Delivering water in the Murray system has always been challenging due to the long distances. It takes about three weeks to deliver water from Hume Dam to Sunraysia. “Shortfalls” can occur when river operators aren’t able to deliver people their water – including irrigators and the environment – where and when they want to use it.

In the River Murray downstream of the Barmah Choke, there has always been a risk of not being able to deliver all the water that people own during peak demand periods over summer and autumn. River operators have a strong track record of actively managing the system to deliver water when and where it is wanted and avoid such shortfalls. However, a shortfall can happen, if there is either:

  • a heatwave and a sudden spike in demand (a delivery shortfall), or
  • not enough capacity in the system to supply water to meet all downstream needs throughout summer and autumn (a system shortfall).

Understanding and managing delivery risks together

Victoria is working with the other River Murray states, New South Wales and South Australia, along with the Murray-Darling Basin Authority to better understand delivery risks, including how the risks are changing and how we can collectively manage them. The Independent Panel overseeing this interstate delivery risks work has reported that delivery risks are real, and that they will increase in the future.

A joint report, Managing Delivery Risks in the River Murray System, was published in November 2020 that presents key findings from recent studies about these risks and the actions needed to support governments and water users to manage them.

The Department of Environment Land Water and Planning has prepared a fact sheet that summarises the key elements of this report to help water users and communities better understand delivery risks in the River Murray System, what’s changing and the actions needed to help governments and water users respond to these risks.

Victoria is working with the other River Murray governments to make sure water users are better informed about their delivery risks, including the latest information about risks in this report, so they can consider these in managing their business risks.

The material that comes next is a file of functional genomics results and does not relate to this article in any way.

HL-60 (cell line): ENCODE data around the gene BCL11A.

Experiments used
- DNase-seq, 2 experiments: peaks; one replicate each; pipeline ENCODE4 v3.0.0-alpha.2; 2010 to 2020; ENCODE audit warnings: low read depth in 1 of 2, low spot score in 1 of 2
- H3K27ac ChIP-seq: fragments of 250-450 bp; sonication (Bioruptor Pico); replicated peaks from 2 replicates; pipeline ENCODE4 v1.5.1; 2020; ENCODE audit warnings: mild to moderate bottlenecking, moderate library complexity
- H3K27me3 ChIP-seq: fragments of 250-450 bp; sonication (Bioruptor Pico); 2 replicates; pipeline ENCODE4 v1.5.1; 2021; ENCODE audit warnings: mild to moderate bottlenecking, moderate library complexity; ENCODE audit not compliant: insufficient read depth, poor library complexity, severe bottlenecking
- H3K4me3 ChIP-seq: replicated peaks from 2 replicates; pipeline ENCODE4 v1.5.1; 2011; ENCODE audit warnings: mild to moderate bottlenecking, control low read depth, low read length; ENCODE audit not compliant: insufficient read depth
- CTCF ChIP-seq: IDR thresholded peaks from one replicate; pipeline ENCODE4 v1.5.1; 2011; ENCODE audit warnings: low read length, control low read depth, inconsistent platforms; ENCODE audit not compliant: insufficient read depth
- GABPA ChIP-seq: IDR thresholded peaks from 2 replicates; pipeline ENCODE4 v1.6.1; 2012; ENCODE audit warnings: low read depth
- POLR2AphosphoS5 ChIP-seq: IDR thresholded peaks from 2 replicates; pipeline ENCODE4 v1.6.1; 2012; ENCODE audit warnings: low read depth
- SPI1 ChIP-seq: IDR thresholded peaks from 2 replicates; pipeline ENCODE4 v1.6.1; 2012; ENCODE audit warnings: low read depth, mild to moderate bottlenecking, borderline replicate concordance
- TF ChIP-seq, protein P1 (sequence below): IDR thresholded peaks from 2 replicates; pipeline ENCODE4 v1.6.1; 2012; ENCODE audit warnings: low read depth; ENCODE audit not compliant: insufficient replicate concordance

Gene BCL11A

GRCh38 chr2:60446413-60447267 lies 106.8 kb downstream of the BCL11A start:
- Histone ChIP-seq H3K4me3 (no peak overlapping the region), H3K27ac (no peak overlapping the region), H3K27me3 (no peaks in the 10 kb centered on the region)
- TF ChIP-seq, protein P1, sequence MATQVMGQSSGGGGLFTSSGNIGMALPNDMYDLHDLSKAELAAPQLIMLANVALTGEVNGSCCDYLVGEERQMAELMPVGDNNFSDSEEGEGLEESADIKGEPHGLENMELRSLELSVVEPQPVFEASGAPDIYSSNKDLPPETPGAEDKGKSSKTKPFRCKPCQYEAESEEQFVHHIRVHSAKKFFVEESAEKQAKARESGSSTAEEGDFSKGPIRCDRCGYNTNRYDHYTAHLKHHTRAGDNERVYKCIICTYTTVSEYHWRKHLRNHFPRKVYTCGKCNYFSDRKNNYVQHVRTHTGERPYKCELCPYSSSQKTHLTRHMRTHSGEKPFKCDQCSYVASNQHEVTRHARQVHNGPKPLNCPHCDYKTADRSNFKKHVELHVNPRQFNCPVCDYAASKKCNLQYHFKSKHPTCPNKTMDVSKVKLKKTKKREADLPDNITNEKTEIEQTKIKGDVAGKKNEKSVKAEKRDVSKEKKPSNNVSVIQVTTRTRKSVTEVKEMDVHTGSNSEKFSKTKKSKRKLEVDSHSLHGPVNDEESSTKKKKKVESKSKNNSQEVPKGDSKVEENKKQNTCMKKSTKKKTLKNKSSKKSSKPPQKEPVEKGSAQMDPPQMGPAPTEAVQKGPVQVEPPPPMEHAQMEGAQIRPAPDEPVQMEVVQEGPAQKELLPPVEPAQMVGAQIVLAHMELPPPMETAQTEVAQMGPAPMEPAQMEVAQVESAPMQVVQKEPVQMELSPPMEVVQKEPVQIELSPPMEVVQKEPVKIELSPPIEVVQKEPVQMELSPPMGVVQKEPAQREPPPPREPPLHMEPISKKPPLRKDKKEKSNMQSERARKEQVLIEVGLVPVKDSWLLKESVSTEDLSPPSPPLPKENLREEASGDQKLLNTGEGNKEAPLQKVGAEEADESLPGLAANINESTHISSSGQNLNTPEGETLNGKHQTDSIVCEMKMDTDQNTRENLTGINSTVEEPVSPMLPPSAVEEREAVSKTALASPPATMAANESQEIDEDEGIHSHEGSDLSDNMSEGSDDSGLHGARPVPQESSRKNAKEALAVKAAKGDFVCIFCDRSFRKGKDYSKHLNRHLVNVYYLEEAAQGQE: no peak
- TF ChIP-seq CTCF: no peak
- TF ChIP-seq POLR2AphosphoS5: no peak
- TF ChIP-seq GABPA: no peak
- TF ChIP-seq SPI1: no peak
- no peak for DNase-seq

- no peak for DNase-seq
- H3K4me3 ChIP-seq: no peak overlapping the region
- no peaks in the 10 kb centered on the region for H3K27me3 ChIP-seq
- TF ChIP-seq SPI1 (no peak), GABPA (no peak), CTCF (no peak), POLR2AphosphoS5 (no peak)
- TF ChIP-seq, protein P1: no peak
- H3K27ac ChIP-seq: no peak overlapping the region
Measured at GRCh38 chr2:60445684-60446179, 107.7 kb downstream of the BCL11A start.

What’s changing in the system

There have been significant changes across the southern connected Murray-Darling Basin over the last 10-20 years. Changes in both demand (more water being delivered to the Murray downstream of Barmah) and supply (reduced capacity) have increased the challenge of delivering water to River Murray users where and when it is needed without damaging the environmental health of our waterways.

Climate change will further decrease supply due to less rainfall and increase demand due to warmer weather – this is expected to further exacerbate delivery risks in the Murray downstream of Barmah.

A high-level summary of the changes is presented in the figure below.

DeliveryRisks Murray-DarlingBasin

More information

More information on these changes can be found in a series of reports prepared and commissioned jointly by the Murray-Darling Basin Authority (MDBA), Victoria, New South Wales and South Australia to better understand and manage delivery risks. These include:

As more information becomes available it will be published on the MDBA’s water demand (shortfalls) website

What is the risk of River Murray shortfall this season? 

During the peak irrigation season the MBDA reports on the current risk of a delivery shortfall in the River Operations Weekly Report.

The Annual Operating Outlook for the River Murray System usually includes commentary on the risk of system shortfall each year. This outlook is published by the in July and updated in December.

What does this mean for you?

Water users in the Murray downstream of Barmah Choke need to be aware that delivery risks are real and that while river operators will do everything they can to avoid shortfalls, there may be occasions where that can’t be done and their water use needs to be rationed. 

When shortfalls in the River Murray system cannot be avoided, deliveries to water users in the affected reach, including in NSW and South Australia, will need to be rationed to share the burden of the shortfall. In Victoria, temporary rationing will be applied to: 

  • Private diverters in proportion to their extraction share, or
  • Irrigation district customers in proportion to their delivery share.

The need to restrict water users has been very rare. River operators have been able to use the system’s buffering capacity to avoid the need for rationing of deliveries to Murray water users on all but two occasions. In March 2002, a 10 gigalitre shortfall affected all water users over a two-week period. Environmental water holders were also restricted on one occasion in late 2018 when channel capacity was fully committed to running the system to meet expected summer demands for both irrigation and environmental use.

To manage the impacts of a shortfall to their irrigation business, water users may choose to build on farm storage or talk to their water corporation about accessing additional delivery share or extraction share.